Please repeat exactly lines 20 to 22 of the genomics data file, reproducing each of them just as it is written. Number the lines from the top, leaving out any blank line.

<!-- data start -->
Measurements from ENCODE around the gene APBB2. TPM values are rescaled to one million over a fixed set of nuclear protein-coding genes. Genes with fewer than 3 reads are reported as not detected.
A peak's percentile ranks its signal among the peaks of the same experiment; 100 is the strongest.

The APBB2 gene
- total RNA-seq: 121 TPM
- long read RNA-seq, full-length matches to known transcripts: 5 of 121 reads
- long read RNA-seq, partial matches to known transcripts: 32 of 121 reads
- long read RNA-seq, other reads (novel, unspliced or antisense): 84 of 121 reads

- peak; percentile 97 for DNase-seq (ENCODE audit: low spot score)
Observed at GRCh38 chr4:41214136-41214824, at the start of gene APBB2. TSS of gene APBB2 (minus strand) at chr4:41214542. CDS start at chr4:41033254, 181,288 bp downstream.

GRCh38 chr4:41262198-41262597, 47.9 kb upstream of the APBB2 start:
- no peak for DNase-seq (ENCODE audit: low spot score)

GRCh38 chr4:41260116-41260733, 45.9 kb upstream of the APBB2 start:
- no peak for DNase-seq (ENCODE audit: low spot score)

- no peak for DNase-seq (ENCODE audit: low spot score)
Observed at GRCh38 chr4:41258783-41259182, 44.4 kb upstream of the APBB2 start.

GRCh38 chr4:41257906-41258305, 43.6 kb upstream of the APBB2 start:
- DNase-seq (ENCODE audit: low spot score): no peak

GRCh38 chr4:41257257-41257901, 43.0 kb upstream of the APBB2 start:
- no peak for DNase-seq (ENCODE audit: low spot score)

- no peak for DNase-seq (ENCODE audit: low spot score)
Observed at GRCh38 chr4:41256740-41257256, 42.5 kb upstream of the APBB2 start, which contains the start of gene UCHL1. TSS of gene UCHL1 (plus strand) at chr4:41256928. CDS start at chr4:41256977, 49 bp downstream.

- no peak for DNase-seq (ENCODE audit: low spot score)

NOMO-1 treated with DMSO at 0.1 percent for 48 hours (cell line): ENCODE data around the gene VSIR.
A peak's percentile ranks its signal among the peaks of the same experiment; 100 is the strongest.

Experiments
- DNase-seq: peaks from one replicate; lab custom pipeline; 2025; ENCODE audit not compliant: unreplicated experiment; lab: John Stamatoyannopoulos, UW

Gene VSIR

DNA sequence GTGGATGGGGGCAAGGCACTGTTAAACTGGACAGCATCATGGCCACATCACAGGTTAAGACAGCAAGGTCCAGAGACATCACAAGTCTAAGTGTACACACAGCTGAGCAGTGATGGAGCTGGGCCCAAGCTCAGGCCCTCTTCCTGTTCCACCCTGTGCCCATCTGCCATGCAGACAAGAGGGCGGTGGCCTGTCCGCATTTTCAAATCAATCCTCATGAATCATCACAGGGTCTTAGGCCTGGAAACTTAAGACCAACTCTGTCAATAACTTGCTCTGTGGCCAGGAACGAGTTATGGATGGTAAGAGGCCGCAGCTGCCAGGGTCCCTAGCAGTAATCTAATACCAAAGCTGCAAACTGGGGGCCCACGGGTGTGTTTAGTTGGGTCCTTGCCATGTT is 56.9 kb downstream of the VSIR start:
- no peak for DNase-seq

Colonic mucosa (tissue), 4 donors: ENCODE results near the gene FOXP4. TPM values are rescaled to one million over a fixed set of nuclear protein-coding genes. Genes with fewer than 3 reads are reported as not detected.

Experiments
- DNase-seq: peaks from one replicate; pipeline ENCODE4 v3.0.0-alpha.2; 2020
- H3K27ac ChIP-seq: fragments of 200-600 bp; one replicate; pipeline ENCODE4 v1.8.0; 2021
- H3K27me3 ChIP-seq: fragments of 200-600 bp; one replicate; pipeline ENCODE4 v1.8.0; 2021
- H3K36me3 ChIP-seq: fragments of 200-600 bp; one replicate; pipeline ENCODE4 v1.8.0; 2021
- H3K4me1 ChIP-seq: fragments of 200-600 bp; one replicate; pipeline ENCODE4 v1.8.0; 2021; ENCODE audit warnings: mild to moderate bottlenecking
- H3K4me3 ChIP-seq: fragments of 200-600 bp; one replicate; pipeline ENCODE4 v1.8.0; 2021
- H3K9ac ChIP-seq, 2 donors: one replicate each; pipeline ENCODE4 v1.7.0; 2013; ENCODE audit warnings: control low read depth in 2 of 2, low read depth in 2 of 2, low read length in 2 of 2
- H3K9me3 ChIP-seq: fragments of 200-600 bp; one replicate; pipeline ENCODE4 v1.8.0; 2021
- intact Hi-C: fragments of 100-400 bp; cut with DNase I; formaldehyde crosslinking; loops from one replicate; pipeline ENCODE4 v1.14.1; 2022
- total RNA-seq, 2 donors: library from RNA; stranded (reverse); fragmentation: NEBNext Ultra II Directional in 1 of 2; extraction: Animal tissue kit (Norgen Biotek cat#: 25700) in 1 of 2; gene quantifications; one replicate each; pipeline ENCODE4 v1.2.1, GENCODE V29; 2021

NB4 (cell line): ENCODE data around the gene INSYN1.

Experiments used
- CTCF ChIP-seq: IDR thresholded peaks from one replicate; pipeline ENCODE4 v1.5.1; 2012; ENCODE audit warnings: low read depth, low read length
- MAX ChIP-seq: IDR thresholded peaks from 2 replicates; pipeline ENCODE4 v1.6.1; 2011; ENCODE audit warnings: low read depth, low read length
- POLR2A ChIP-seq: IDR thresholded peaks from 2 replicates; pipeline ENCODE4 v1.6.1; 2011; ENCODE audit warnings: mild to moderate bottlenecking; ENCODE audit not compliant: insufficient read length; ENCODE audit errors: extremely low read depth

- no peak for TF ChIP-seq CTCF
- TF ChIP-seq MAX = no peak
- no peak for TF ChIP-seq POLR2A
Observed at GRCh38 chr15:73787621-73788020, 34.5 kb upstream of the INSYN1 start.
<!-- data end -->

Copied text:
- no peak for DNase-seq (ENCODE audit: low spot score)
Observed at GRCh38 chr4:41256740-41257256, 42.5 kb upstream of the APBB2 start, which contains the start of gene UCHL1. TSS of gene UCHL1 (plus strand) at chr4:41256928. CDS start at chr4:41256977, 49 bp downstream.

- no peak for DNase-seq (ENCODE audit: low spot score)